NASA is closely monitoring a potentially hazardous asteroid that is expected to dangerously approach Earth a month from now. According to the agency’s Center for Near Earth Object Studies (CNEOS), the approaching asteroid is almost twice as big as the Empire State Building.

The asteroid has been identified by CNEOS as 467317 (2000 QW7). According to the agency’s database, the asteroid is currently traveling at a speed of around 14,400 miles per hour. It has an estimated diameter of around 2,133 feet. Given its size, the space rock is almost as big as the Burj Khalifa in Dubai, which is known as the tallest manmade structure in the world.

According to CNEOS, 467317 (2000 QW7) is expected to fly close to Earth on Sept. 14 at 7:54 pm EDT. During its approach, the asteroid will be about 0.03564 astronomical units or around 3.3 million miles from the planet’s center.

467317 (2000 QW7) has been classified by CNEOS as an Amor asteroid. Like other Amor asteroids, 467317 (2000 QW7) orbits around the Earth and the Sun. These asteroids don’t normally intersect with the orbit of Earth but they are known to fly very close to the planet from time to time.

Although it seems like the asteroid will be flying at a safe distance from Earth, there are certain factors in space that can dangerously alter its path and send it to a collision course with the planet.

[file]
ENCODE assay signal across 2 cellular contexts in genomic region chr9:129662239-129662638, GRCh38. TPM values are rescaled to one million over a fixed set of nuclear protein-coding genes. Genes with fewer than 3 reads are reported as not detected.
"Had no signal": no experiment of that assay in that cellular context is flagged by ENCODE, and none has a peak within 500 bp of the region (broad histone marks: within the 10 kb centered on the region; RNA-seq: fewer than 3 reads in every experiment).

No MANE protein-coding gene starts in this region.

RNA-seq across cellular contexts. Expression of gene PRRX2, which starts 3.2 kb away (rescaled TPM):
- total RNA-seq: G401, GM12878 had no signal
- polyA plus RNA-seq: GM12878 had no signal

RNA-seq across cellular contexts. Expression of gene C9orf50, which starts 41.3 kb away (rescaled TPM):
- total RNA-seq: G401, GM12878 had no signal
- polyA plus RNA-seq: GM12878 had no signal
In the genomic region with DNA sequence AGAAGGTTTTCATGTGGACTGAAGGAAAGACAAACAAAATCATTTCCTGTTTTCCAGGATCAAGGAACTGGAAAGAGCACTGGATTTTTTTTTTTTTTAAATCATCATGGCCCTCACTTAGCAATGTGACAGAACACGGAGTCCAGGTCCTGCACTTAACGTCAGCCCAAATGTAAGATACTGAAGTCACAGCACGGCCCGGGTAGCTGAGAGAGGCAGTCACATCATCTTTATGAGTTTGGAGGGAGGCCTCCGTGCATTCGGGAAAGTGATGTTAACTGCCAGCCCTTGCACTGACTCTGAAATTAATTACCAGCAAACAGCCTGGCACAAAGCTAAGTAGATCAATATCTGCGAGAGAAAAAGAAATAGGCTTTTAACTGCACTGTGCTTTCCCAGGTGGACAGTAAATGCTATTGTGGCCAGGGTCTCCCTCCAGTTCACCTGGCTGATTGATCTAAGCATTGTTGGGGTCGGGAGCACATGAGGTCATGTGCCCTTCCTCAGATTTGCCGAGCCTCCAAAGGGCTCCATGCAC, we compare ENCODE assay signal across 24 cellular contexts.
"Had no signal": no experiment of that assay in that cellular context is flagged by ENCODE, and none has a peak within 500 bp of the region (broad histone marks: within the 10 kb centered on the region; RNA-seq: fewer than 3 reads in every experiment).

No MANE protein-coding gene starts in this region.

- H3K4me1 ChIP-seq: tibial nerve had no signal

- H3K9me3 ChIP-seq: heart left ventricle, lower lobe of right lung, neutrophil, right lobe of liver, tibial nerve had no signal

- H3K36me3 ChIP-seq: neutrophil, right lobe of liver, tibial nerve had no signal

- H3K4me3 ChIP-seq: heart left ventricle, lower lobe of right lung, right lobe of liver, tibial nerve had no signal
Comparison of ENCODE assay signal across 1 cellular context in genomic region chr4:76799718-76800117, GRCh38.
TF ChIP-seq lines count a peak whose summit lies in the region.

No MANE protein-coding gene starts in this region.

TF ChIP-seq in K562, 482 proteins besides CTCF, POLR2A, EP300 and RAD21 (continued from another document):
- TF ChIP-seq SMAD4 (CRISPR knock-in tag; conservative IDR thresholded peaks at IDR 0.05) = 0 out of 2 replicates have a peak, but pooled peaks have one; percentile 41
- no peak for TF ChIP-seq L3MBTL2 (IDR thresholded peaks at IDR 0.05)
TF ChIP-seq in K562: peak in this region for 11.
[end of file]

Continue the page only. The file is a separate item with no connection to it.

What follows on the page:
One of these is a gravitational keyhole. This is a region in space that’s heavily affected by the gravitational pull of a nearby large object such as planets.

If 467317 (2000 QW7) passes through a keyhole, the gravitational forces could nudge the asteroid into a new path that will take it straight to Earth.

Another major factor that could affect the asteroid’s trajectory is the Yarkovsky effect. According to scientists, the Yarkovsky effect occurs when heat from either internal or external sources affects the spin and trajectory of an asteroid. These heart sources could either come from emissions from the asteroid itself or from direct sunlight.

Similar to gravitational keyholes, the Yarkovsky effect could cause the asteroid to collide with Earth.

Pictured; an artistic illustration of an asteroid flying by Earth. NASA